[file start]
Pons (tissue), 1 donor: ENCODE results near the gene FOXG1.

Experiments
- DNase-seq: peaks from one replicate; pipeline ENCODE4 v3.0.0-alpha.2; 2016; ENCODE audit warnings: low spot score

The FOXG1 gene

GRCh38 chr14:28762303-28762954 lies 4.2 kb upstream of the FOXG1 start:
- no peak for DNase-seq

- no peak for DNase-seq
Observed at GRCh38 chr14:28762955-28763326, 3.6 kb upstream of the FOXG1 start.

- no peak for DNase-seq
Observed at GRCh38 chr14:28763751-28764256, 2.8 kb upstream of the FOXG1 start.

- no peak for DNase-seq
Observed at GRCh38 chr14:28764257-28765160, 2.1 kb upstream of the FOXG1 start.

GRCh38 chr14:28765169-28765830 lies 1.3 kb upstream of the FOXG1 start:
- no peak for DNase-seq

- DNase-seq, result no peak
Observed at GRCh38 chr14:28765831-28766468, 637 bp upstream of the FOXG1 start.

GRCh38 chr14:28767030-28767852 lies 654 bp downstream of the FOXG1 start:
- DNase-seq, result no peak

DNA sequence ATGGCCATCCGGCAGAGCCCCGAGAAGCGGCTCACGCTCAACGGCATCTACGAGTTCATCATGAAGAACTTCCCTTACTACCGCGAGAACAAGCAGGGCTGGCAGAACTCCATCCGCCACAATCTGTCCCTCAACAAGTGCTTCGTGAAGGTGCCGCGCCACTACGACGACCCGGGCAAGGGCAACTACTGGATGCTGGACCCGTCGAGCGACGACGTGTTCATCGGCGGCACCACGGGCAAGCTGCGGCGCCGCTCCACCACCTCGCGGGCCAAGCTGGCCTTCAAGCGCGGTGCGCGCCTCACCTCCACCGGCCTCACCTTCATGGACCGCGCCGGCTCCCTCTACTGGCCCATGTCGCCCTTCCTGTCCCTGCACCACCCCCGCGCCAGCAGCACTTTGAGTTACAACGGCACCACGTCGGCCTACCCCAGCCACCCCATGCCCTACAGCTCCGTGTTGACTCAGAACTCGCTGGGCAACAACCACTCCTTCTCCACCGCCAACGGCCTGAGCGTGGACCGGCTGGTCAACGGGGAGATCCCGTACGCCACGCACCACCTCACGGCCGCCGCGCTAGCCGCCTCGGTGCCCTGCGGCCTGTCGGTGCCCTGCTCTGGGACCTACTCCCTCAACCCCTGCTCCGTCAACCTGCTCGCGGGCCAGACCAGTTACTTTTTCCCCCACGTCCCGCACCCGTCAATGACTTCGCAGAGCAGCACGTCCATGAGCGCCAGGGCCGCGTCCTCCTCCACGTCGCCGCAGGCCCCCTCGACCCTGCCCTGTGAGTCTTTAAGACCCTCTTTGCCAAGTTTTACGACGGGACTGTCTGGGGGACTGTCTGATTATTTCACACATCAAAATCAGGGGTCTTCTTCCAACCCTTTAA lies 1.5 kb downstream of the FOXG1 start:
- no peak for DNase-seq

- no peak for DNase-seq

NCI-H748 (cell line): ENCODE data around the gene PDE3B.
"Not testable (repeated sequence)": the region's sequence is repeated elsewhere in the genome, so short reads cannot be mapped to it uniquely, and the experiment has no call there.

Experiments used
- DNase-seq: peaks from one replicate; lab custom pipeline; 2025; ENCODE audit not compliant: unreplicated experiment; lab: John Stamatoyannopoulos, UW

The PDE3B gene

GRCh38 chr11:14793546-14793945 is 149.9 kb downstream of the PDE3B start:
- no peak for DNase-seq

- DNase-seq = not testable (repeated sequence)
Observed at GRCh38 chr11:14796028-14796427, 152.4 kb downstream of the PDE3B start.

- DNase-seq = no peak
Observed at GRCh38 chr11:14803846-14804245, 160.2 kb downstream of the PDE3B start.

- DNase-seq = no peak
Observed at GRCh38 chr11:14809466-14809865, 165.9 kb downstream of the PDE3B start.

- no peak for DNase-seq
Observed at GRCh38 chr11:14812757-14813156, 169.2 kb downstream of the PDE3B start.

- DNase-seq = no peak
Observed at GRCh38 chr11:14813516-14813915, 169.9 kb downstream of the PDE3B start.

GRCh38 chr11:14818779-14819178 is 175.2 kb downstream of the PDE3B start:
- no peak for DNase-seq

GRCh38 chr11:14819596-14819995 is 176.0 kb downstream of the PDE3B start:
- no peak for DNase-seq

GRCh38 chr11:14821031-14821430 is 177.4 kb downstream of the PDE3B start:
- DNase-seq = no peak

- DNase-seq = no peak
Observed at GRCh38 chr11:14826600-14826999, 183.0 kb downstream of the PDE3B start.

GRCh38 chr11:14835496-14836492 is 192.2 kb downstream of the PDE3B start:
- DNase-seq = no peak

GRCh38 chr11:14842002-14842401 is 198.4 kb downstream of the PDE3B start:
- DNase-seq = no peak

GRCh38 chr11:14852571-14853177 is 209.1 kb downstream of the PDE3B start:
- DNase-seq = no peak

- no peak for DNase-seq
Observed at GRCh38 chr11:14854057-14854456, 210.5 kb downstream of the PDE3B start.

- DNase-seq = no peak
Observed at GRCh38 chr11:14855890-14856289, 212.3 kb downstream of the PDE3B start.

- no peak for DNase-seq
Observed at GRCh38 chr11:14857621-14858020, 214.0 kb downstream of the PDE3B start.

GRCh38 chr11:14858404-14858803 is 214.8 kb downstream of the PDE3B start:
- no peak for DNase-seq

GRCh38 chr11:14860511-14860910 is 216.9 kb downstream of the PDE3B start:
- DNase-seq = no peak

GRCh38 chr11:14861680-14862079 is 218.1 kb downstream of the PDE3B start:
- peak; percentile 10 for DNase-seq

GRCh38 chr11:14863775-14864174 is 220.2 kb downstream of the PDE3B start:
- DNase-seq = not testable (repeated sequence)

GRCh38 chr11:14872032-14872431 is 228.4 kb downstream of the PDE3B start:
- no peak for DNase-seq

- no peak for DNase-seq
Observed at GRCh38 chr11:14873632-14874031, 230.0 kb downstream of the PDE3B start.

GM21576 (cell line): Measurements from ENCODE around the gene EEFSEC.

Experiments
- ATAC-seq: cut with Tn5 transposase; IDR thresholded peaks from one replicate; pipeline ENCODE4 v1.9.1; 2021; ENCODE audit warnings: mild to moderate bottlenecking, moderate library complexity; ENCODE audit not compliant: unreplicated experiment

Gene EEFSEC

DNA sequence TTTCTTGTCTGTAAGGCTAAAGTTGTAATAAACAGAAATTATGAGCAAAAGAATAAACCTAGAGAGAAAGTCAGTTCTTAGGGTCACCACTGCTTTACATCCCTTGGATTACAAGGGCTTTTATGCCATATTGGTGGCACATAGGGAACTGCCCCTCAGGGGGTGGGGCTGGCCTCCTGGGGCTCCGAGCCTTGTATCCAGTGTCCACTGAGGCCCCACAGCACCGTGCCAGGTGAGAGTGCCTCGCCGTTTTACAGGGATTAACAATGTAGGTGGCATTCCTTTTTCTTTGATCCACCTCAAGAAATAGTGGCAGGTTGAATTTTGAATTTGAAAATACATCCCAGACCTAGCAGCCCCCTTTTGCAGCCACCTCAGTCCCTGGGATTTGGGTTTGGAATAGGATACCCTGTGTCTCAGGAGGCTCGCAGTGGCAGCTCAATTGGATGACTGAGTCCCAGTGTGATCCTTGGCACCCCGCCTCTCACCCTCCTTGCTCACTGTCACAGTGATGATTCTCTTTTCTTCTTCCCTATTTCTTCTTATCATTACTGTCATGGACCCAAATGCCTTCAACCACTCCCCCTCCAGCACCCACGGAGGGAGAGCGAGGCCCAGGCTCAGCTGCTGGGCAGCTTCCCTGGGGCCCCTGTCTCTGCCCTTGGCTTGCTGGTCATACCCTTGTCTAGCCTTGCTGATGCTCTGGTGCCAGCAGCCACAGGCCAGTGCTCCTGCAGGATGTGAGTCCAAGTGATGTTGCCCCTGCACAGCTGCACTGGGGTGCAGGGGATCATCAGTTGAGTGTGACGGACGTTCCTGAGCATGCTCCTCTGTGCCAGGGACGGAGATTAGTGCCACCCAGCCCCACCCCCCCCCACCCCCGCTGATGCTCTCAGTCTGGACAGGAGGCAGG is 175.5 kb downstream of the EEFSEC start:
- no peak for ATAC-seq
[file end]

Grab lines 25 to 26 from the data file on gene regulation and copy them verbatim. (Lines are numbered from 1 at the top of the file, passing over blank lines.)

- DNase-seq: peaks from one replicate; lab custom pipeline; 2025; ENCODE audit not compliant: unreplicated experiment; lab: John Stamatoyannopoulos, UW

The PDE3B gene